This is a study of maintenance Schering-Plough's Pegylated Intron therapy at a dose of 0.5 mcg/kg (once weekly subcutaneous injection). There will be 100 study sites, and 17 sites are up and running now. About 1000 participants are planned for enrollment. Participants will be randomized to either colchecine (0.6 mg twice daily), which is a pill, or Peg Intron. The study will look to see if long term Peg-Intron will prevent the clinical progression of disease and fibrosis in patients with advanced fibrosis or cirrhosis secondary to hepatitis C, who are virological non-responders to interferon/ribavirin. More specifically, the study will evaluate the effect of colchecine and Peg-Intron on the slowing or preventing of fibrosis progression, progression to decompensation, and progression to liver cancer. The study is 4 years in length. The hope for maintenance therapy is that individuals who are complete non-responders, partial responders or relapsers to prior HCV therapy will be able to slow or prevent fibrosis progression and HCV disease. The goal is to keep people alive and healthy enough to receive additional treatments for HCV which are in early stages of  research and development.

This study is designed for individuals who have severe fibrosis or cirrhosis and have tried more than one attempt at therapy and were unable to achieve undetectable HCV-RNA. Colchecine is an anti-fibrotic drug. In alcoholic hepattis and cirrhosis, colchicine has shown a survival benefit.

In alcoholic hepatitis interferon, therapy is not indicated because interferon is an antiviral, and in alcoholic hepatitis fibrosis is due to damage from alcohol. The efficacy of colchecine is unknown in HCV. There will baseline evaluation by biopsy, serum fibrosis markers, liver cancer markers, ultrasound to look for tumors in the liver, and alpha-fetoprotein (marker for cancer). For patients with cirrhosis the study protocol calls for clinical follow-up during the study for cancer by ultrasound examination and alpha-feotprotein measurement. The study will evaluate if treatment for individuals who are expected to progress to liver cancer or decompensation with 2-5 years can delay or prevent progression. Certainly, preventing progression is a main goal, but reducing progression rates would permit a person to avail themselves of new treatment developments that may emerge in the future. Compliance will be assessed and monitored by study coordinators, monthly phone calls and at regular visits.

If you think you might be intertested in this study please make sure your doctor checks the protocol to make sure it's appropriate for you. The use of herbal/alternative treatments except those listed below will be strongly discouraged: multivitamins without iron, thiamine, vitamin E, and folic acid.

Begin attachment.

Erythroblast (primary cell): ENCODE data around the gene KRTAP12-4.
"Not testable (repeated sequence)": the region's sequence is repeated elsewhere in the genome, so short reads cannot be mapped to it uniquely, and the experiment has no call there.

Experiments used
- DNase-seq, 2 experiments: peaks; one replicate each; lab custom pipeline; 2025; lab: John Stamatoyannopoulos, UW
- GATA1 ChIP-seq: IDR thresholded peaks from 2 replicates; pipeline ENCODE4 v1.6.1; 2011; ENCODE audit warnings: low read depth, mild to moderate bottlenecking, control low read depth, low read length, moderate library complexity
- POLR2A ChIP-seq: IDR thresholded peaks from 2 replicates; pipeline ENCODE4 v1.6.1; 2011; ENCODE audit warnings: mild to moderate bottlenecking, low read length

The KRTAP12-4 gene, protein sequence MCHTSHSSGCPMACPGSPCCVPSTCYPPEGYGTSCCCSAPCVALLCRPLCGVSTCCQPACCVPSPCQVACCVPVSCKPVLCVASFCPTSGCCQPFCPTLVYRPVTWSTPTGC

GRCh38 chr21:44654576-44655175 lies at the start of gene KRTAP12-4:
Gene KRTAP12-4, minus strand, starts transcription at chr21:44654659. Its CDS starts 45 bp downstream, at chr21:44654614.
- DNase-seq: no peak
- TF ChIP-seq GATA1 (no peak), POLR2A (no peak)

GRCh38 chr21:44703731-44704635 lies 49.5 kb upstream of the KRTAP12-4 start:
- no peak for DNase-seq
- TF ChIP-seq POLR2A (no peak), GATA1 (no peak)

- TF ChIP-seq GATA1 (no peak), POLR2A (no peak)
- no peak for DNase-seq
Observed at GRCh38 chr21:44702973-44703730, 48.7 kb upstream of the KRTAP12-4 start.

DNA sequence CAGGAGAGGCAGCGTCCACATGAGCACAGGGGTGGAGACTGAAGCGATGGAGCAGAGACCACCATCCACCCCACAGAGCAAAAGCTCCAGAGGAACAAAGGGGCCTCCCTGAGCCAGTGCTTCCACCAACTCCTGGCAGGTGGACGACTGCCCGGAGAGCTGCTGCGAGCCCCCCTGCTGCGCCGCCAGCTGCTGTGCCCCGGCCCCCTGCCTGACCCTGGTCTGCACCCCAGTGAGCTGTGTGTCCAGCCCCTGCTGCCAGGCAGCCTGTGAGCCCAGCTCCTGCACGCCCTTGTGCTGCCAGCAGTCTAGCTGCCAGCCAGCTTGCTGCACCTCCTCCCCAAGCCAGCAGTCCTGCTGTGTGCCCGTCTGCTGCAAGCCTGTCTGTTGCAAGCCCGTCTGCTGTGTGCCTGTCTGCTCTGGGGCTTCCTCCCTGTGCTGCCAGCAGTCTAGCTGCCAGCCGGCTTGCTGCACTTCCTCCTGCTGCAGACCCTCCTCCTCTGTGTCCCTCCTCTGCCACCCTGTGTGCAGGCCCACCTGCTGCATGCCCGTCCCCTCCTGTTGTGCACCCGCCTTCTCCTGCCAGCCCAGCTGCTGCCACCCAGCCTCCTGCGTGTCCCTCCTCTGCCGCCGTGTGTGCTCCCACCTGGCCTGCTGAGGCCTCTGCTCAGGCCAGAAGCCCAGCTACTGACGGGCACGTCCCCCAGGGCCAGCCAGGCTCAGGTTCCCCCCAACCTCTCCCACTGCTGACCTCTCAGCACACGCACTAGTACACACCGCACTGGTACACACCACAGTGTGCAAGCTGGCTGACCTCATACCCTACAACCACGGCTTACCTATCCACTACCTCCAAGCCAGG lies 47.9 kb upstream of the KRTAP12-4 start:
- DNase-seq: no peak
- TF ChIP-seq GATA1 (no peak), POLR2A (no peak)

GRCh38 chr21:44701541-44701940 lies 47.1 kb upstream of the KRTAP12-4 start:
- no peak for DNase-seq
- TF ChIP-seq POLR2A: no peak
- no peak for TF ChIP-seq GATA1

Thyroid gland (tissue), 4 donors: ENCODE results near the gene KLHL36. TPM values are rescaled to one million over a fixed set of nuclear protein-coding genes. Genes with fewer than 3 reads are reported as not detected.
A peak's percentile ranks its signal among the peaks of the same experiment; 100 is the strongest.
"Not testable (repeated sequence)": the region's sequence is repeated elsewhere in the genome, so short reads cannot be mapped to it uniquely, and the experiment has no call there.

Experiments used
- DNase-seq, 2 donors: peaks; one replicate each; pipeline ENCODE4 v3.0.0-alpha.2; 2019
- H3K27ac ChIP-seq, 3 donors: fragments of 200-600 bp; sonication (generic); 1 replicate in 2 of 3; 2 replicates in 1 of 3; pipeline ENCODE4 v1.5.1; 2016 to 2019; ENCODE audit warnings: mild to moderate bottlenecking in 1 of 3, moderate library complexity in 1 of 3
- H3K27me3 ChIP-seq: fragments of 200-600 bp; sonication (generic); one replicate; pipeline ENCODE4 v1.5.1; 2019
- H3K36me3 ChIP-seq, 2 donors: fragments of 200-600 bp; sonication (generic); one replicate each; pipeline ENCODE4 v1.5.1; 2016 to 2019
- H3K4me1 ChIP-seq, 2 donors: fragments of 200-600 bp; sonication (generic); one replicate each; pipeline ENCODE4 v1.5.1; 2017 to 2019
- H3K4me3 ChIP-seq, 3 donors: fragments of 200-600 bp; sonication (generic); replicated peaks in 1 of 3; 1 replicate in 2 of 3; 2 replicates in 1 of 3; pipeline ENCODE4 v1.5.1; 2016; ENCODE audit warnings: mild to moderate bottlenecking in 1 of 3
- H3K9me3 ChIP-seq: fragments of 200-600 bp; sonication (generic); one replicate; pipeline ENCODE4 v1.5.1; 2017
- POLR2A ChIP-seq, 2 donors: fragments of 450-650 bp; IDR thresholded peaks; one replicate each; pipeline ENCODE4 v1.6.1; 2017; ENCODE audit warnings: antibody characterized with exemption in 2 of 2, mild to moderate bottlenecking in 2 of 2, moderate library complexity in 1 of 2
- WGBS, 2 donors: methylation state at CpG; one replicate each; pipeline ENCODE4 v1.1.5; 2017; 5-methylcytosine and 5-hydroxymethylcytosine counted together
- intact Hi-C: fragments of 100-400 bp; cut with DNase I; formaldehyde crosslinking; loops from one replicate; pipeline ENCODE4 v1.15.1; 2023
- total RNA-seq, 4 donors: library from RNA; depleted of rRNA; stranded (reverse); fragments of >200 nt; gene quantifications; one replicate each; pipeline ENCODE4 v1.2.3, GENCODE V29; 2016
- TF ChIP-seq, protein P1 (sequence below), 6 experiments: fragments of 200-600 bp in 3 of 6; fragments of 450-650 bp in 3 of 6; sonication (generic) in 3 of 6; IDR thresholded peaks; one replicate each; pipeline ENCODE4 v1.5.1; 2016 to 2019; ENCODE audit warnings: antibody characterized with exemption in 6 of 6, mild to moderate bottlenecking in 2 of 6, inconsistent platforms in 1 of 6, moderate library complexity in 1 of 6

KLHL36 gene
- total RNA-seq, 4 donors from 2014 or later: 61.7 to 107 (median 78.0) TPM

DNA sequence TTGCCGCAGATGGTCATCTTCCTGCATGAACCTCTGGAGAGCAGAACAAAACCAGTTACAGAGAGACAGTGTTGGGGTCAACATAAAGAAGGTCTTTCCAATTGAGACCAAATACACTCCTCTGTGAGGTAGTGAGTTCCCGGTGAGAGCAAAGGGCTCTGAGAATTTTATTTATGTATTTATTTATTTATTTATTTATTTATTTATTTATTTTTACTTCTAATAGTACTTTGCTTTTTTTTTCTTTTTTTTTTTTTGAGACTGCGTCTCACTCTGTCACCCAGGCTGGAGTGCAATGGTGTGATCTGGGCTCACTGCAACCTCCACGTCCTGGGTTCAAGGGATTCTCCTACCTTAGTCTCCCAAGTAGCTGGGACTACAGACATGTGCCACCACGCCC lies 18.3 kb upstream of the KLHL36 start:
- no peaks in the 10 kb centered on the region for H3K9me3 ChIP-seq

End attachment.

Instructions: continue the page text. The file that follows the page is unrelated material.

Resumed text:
People with liver failure and decompensation, or HIV are excluded. But individuals with advanced fibrosis and cirrhosis are eligible for the study. Other inclusion criteria include: hemoglobin 11 g/dL in males or 10 in females; neutrophil count>1,500/mm3; platelets >70,000/mm3; fasting blood sugar 115 mg/dl or within 20% of the upper limit of normal for non-diabetics; alpha-fetprotein within the normal range or < 100 ng/ml with normal ultrasound; ultrasound with no evidence of suggested hepatoma.

The Principal Investigator for this study is Nezam Afdhal, MD. He is Associate Prefessor of Medicine at Harvard University School of Medicine, Chief of Hepatology, Beth-Israel Deaconess Medical Center.


HALT-C (physicians call requested)

University of Massachusetts in Worcester
Herbert Bonkovsky, MD  508-856-3068

St. Louis University in Missouri
Adrian Di Bisceglie, MD  314-577-8762

Massachusetts General Hospital in Boston
Jules Dienstag, MD  617-726-7450

University of Colorado Health Sciences Center in Denver  Gregory T.Everson, MD  303-372-8862

National Institute of Diabetes and Digestive and Kidney Diseases (NIDDK) Liver Disease Section

Marc Ghany, MD 301-402-5115

University of California at Irvine in Orange, California
John Hoefs, MD 714-456-7518

University of Texas Southwestern Medical Center in Dallas
William M. Lee, MD 214-648-3323

University of Southern California in Los Angeles
Karen L. Lindsay, MD 323-442-5550

University of Michigan in Ann Arbor
Anna Lok, MD 877-452-4813

Medical College of Virginia Commonwealth University (physicians call) Mitchell L. Shiffman, MD  804-828-4060


Since there will be 100 sites the list is too long to reproduce here. You can call the main study site: Jocelyn Leone, the study coordinator and nurse practitioner for a site in your area (617 632-1071). There are sites in all major cities.  Below are sites in some major cities.   The list is  in no particular order.

Nezam Afdhal, MD (Beth Israel Deaconess Medical Center)
Boston, MA
617 632-1071

David Nunes, MD (Boston Med Ctr)
Boston, MA
617 638-8221

N.Y. Presbyterian (Bob Brown, MD)
New York, NY
212 305-0662

North Shore University Hospital
Div. of GI
Manhasset, NY
516 562-4281

Sam Moskowitz, MD
Forest Hills, NY
718 520-0857

Doug Dieterich
New York, NY
212 995-6930

Edward Lebovics, MD (NY Medical College)
Valhalla, NY
914 493-7337

Murray Ehrinpreis, MD (Haper Hosp)
Detroit, MI
313 745-8601

Viktor Eysselein, MD (Harbor-UCLA Med Ctr)
Torrance, CA
310 222-2474

Robert Gish, MD
San Francisco, CA
415 202-1530

John Goff, MD
Denver, CO
303 573-9951

Rajeev Jain, MD
Dallas, TX
214 979-0883

Paul Lebovitz, MD
Pittsburgh, PA
412 359-6950

Pierre Nader, MD
Seattle, WA

George Nikias, MD (Hackensack University Med Ctr)
Hackensack, NJ
201 996-3196

Eddie Chueng, MD
Oakland, CA
510 654-5555

Mitchell Davis, MD
West Palm Beach, FL
561 845-6228

Mark Swaim, MD (Duke Univ  Med Ctr)
Durham, NC
919 403-5228

John Venetos, MD
Chicago, Ill
773 489-6262

Paul Thuluvath, MD (Johns Hopkins Hosp)
Baltimore, MD
410 614-5389

Ira Jacobson, MD
Cornell Hospital, Chief of GI
New York, NY
212 746-2115